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New Jersey Public Schools by County

The territory of New Jersey was populated by Indian Lenapes (or Delawares) when their coasts were identified by Giovanni IP Verrazano in 1524, then by Henry Hudson in 1609, before colonized by the Dutch, under the direction of Peter Stuyvesant, founded in 1624 the colony of Fort Nassau (today Gloucester) and 1630 the colony of Pavonia (today Jersey).

In 1655, they supplanted the Swedish (News-Sweden) colonies of the Delaware valley. In 1664, Charles II of England attributed the whole territory between the Connecticut and Delaware rivers to his brother, the Duke of York (future King Jacques II), after which the Dutch colonies were annexed and the territory of New Jersey granted to Exmo . Sir George Carteret and John Berkeley. The name of the State originates from the island Jersey, located in Manga, birthplace of Hon. Sir George Carteret. In 1674, the sale of Berkeley territory to a Quaker consortium led to the split of New Jersey: eastern Jersey and western Jersey. The two Jersey were reunified in 1702 and the colony was united to the Crown of England.

In 1776, New Jersey was among the thirteen colonies that proclaimed its independence. The state was also the theater of major battles during the American War of Independence (battles of Trenton and Princeton in 1776, Monmouth in 1778, Springfield in 1780). December 18, 1787, New Jersey was the third state to ratify the federal constitution. During the 19th century, the State experienced an important industrial and urban development. Industrial and demographic growth again accelerated after World War II.

  • COUNTRYAAH.COM: Provides a list of all holidays in the state of New Jersey when both banks and schools are closed, including national wide and world holidays, such as New Year, Christmas, and Thanksgiving Day, as well as regional holidays of New Jersey.
  • Do you know how many acronyms that contain the word New Jersey? Check this site to see all abbreviations and initials that include New Jersey.
New Jersey Public Schools by County

Universities, scientific institutions in New Jersey

Princeton University
Priceton University was founded in Elizabeth in 1746 as the "College of New Jersey" and moved to Princeton in 1756, where it received its current name. It is the fourth oldest school in the entire United States and is known and respected worldwide as the Ivy League University - that is, as an elite university. With $ 17 billion per capita, it is also the richest university that has ever existed. However, it is not financed solely by the students' payment power, which is even ignored in the university's admission policy. It offers 34 different Bachelor courses. The master can be obtained in 13 different areas.

Jersey Institute of Technology in Newark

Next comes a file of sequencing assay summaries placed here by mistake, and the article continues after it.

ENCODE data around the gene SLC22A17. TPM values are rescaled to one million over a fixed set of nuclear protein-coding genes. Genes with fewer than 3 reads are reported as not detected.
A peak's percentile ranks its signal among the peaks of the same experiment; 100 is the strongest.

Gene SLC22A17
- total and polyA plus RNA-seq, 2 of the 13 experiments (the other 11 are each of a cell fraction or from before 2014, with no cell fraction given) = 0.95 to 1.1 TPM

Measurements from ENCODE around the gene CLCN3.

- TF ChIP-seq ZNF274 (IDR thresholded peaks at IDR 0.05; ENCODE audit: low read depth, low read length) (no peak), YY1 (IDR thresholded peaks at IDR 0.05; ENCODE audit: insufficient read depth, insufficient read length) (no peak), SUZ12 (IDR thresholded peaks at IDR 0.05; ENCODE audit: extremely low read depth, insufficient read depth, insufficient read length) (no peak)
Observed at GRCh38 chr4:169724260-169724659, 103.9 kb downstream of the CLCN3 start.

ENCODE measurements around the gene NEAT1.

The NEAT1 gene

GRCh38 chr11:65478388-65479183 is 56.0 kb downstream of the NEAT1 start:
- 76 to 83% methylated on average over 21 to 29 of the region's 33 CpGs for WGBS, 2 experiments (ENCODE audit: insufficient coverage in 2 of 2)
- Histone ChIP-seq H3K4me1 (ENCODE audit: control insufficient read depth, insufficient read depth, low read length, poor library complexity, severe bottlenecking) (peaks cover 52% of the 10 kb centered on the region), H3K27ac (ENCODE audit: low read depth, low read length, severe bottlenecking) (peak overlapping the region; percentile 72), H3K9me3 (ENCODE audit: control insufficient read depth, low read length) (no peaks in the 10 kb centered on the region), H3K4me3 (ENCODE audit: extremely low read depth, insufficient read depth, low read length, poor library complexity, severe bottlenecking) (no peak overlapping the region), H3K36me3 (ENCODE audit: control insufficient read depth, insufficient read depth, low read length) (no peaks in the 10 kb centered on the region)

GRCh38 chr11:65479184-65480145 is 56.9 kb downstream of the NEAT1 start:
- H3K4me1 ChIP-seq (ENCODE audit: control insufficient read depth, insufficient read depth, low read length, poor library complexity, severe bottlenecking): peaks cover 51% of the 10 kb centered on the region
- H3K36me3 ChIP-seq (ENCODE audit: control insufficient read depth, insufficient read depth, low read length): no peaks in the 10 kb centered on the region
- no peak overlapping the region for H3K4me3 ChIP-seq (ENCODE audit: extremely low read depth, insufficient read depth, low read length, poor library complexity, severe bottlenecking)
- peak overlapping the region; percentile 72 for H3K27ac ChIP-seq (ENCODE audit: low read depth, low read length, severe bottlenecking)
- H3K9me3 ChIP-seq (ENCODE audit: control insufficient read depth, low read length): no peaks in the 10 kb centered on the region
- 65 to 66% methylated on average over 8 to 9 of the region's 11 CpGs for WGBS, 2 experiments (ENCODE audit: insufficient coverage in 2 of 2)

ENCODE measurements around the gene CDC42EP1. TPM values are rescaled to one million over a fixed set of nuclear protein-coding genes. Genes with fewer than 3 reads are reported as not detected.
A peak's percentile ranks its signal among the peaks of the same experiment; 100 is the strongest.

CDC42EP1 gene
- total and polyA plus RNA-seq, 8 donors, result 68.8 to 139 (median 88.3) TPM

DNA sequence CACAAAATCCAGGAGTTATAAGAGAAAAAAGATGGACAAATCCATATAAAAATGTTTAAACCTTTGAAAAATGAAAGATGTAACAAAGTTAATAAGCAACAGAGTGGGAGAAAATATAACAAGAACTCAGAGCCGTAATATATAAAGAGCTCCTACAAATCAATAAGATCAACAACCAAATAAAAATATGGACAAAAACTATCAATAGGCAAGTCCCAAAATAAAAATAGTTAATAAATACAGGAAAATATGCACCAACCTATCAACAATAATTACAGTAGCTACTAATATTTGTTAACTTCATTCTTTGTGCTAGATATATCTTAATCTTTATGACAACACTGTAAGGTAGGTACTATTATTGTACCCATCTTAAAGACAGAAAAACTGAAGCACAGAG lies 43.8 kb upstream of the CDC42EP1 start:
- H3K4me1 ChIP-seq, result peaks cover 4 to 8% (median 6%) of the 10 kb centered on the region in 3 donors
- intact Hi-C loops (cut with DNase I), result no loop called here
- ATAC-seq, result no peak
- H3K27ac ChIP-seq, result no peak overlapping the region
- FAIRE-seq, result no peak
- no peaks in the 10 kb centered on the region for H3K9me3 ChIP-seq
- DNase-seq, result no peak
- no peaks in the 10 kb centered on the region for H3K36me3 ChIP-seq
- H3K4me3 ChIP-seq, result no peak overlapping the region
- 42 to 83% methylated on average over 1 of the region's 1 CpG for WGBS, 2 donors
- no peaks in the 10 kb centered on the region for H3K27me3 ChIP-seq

The Jersey Institute of Technology in Newark is a state research university that was founded in the New York Metropolitan Area in 1881 and was expanded in 1975 with the construction of its architecture school. It is attended by around 10,000 students and is now divided into five different faculties. It offers 126 different final programs, 48 ​​of which earn the bachelor's degree and 78 are divided into the master's or PhD. The titles are earned at the following colleges:
Newark College of Engineering
The College of Architecture and Design
School of Management
The Albert Dorman Honors College
The College of Science and Liberal Arts
College of Computing Science

State University of New Jersey
The State University of New Jersey, also known as Rutgers University, is the state's official state university and the largest educational institution in New Jersey. It was founded in 1776 as Queen's College and was the eighth oldest educational institution in North America at the time. In 1946 she merged with the former University of Newark and today consists of this Rutgers-Newark campus and two other colleges in New Brunswick and Camden. It offers around 100 different Bachelor and Master programs and awards around 80 doctoral degrees in a wide variety of fields. The Rutgers camps are attended by around 57,000 students, around three-quarters of whom are completing their Bachelor's degrees.

Hall University
Seton Hall University in South Orange near Newark was founded in 1856 as a private Roman Catholic university. It is the oldest diocesan university in the United States and the largest Catholic university in New Jersey. Therefore, she is particularly known for her theology program, but she also has a good reputation in economics, diplomacy and pedagogy. There are a total of around 10,000 students studying at eight faculties with 160 subjects.

Stevens Institute of Technology
The Stevens Institute of Technology in Hoboken near Jersey City is a private university founded in 1870 and the fourth oldest technical university in the United States. Considered one of the best of its kind, it was the first university in the world in 1982 to require its students to own a computer, making it a restriction on admissions. The institute is attended by around 5,000 Bachelor and Master students and is divided into the following four faculties:

  • School of Engineering and Science
  • School of Technology Management
  • School of Systems and Enterprises
  • School of Arts and Letters


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